My mind and my body since then have shared a strange connection. Mental illnesses have helped forge these connections. My hatred for my body has come out in the form of diseases it is plagued with. A lot of the pain I suffer from is psychosomatic, but this doesn’t mean it isn’t real. For instance, a few days ago, I was talking to my aunt who was complaining about her aching knees. This reminded me of the pain in my knees.
This pain, that hadn’t made its presence felt in quite a while, was something I started experiencing when my mother was diagnosed with rheumatoid arthritis. I got my blood tests done and nothing came up, but the pain persisted — and one day, it was gone. It left no note, it gave no indication of return; it just went away, rejecting my body. But the minute I started thinking about it, it came back. Like it was waiting for me to miss it, like I needed to earn its attention, to name the devil.
For someone suffering from health anxiety, attention to diseases is easy to come by. What’s not easy is to be able to express this anxiety and be taken seriously. Hypochondriacs are often mocked for their belief in diseases that don’t really exist; what people fail to understand is that even if the illness isn’t real, the fear of it is. It is why a lot of my problems are centered around my struggles with health anxiety.
In a twisted way, my hatred for my body manifests from the abuse my body was subjected to. My body gets blamed for my abusive past, and I have abused my body in order to avoid abuse, developing hatred for it in the process. My obese body is now a vault of diseases, and for the longest time I used it as a shield — no one violates a fat girl, after all. But obesity, physical illness, and this hatred have lead to a life of loneliness, which has translated into depression.
There have been days when I have broken down in the middle of the road and started crying for no real reason. Every other day, I suffer from a panic attack which often mimics a heart attack. I still find it hard to breathe normally, I have to take breaths deep enough that my lungs feel stretched, or else breathing is impossible.
I almost always put my phone on silent because the buzzing scares me to an extent that I cannot function. I am afraid of talking to people most days, even if I know them, so meeting people is a real effort. I go silent mid-sentence, and sometimes rush to the washroom because I have to cry. I have to let out this angst somehow, or it will consume me. My depression casts tall shadows on me, rendering me invisible, which, in all honesty, isn’t something I mind all that much. I’d much rather hide than be seen.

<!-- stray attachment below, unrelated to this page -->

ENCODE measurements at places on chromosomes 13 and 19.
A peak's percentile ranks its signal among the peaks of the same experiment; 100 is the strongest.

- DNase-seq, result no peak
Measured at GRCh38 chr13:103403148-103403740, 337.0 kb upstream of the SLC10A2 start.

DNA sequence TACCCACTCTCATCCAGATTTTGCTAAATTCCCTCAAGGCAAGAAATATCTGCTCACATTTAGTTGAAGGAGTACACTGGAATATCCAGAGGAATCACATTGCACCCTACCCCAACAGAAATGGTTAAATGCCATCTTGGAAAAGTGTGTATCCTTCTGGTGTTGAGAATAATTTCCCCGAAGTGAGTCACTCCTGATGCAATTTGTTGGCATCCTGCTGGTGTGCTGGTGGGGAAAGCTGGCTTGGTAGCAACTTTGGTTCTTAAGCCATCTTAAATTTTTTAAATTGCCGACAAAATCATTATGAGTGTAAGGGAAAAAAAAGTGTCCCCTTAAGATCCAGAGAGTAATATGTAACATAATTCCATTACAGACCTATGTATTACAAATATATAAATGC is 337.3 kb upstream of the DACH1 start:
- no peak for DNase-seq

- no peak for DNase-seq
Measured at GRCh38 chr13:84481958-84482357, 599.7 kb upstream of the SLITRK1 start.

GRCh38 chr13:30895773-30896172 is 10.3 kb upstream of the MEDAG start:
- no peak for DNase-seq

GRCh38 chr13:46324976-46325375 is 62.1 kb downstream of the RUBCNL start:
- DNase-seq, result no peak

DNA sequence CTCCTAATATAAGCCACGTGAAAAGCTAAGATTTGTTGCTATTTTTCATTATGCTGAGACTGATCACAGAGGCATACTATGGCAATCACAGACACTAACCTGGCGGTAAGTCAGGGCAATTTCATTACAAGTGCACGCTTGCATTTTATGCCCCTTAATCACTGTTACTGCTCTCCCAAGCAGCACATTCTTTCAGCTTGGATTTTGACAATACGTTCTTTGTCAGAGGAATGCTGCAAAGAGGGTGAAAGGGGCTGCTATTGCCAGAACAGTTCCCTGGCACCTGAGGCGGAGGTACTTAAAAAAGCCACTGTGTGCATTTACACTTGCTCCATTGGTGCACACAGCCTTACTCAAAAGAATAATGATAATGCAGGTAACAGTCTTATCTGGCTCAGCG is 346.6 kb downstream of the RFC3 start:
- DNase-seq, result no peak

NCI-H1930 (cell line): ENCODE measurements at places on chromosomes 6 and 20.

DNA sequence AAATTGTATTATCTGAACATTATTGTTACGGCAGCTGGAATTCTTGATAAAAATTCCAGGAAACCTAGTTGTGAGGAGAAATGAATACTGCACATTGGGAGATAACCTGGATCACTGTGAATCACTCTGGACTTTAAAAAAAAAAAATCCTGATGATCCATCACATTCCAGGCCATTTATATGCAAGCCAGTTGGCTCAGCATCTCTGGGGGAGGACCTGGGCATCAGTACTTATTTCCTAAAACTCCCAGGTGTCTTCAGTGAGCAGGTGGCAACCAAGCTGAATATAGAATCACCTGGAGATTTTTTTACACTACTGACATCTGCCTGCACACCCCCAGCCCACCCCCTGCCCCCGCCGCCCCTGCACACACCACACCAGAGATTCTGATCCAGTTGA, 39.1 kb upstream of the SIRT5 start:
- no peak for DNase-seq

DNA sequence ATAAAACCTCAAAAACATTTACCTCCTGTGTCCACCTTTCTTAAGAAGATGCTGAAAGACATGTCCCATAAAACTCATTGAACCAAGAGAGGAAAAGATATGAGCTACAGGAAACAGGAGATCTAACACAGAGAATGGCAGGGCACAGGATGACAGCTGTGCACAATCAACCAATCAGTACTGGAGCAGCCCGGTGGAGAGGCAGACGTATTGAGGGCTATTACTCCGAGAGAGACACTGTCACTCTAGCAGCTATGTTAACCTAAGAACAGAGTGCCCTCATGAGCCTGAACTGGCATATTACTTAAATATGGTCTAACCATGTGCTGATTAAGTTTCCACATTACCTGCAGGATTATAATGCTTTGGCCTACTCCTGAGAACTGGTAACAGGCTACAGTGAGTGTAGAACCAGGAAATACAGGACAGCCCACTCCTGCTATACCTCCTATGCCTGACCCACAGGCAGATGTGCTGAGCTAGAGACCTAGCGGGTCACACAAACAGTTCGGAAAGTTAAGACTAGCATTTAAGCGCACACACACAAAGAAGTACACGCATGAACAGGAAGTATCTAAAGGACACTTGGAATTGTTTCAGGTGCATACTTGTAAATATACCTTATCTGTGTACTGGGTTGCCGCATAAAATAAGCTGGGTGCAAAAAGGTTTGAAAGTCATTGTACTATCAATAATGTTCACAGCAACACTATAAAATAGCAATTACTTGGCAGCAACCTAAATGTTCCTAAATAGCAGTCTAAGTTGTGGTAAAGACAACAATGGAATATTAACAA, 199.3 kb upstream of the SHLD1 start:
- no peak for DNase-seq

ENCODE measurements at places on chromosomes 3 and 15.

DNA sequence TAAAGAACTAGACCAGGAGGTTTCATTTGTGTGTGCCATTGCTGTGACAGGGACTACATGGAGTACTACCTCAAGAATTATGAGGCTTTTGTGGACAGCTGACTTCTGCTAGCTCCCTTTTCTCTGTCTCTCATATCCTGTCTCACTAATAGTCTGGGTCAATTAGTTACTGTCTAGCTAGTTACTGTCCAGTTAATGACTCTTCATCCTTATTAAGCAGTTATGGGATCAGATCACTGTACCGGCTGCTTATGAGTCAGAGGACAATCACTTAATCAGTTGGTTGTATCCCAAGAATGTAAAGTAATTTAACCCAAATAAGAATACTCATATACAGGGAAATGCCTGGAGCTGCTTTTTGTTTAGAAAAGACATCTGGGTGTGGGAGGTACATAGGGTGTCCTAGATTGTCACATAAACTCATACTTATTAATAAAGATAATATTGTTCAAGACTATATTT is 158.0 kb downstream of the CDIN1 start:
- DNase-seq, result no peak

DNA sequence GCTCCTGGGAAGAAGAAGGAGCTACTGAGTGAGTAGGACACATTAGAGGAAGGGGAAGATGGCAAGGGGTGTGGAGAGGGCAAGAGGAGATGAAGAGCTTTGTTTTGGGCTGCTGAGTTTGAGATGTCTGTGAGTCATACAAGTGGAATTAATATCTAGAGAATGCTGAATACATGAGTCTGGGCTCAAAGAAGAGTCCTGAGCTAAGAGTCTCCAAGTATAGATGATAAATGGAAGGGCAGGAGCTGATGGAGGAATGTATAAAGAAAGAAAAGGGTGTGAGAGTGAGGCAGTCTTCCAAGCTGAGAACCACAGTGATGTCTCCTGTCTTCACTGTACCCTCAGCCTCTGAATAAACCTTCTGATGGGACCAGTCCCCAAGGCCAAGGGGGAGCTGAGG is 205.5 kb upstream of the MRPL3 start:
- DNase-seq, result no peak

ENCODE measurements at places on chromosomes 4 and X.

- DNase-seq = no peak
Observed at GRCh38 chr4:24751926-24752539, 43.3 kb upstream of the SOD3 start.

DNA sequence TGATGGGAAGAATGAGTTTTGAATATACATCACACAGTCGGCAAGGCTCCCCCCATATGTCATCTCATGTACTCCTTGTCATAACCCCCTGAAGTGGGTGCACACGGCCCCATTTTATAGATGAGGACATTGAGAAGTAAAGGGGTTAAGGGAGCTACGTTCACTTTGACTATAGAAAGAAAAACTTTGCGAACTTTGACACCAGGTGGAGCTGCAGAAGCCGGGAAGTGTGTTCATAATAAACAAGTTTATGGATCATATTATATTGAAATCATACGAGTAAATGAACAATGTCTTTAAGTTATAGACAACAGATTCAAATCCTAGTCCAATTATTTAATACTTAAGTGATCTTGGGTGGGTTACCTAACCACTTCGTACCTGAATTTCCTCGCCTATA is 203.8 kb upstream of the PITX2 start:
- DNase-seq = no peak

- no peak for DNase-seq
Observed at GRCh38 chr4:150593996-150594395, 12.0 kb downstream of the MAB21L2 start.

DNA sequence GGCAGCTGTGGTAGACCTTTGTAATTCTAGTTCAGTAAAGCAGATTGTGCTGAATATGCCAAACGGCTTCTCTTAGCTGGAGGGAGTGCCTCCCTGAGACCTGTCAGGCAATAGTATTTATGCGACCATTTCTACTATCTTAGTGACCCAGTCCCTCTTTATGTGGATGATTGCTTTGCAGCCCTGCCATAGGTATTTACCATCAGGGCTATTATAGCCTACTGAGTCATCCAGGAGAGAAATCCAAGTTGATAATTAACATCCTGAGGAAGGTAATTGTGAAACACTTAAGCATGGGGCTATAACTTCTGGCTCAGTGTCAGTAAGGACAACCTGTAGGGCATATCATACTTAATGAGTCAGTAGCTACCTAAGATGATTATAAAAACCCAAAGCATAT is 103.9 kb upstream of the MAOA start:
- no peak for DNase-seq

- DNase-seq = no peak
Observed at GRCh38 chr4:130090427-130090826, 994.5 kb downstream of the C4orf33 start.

For the past couple of years, I have been obsessed with the idea that there is something wrong with my stomach. My stomach that has on very few occasions really bothered me, suddenly became the bane of my existence. I couldn’t eat out, I couldn’t attend classes, I couldn’t travel in trains because what if I get diarrhoea and there were no clean toilets around? So I was restricting myself to my house.
My therapist and I spent sessions discussing this obsession. And one day it became clear. My body and my otherwise healthy stomach were involved in a purging of sorts. Now that I was willingly talking about my past, my body was getting rid of the shit gathering around my organs. This was my body’s way of healing, and my fear was about losing the comfort of misery. Could I identify with myself, if I were healed, if I were cured of my past? My bowel, said my therapist, was like a sieve, filtering out my abusive past. So I let it.
I am not saying I am healed. I still struggle on a daily basis. But now I let my body decide its destiny. I fight depression through a routine of healthy eating and exercise, I try to reduce my social isolation by calling friends and making mindless conversation. I am fighting and often losing against my body hatred.
But I am fighting still. I am talking about my struggles and finding empathy in return from an army of abuse survivors who unlike me have been openly talking about their experiences, on the various online communities and in university spaces, and who I wouldn’t have discovered without initiating this journey.
When my neighbor came to me with the request of recalling a fond memory, a friend suggested I record a video narrating my experiences of abuse under the hands of the man, and send that as a birthday gift.
I am not the one to seek revenge, but it did make me wonder, what would his reaction be, if I did send him such a video? Would anyone take me seriously? Would they question the brother-in-law, who was the dream child of my parents — a great student, an IITian no less, an obedient, funny, quiet child, whose dedication to his education was the stuff of legends in our colony?
Would they, like me, blame him for all my manic episodes and anxiety attacks? I don’t think I will ever know. So, I told my neighbour I would think about something to say. And, to tell you the truth, I am still thinking.
Manjiri Indurkar is a poet-writer from a small Indian town called Jabalpur. She is one of the founders and editors of the literary magazine Antiserious.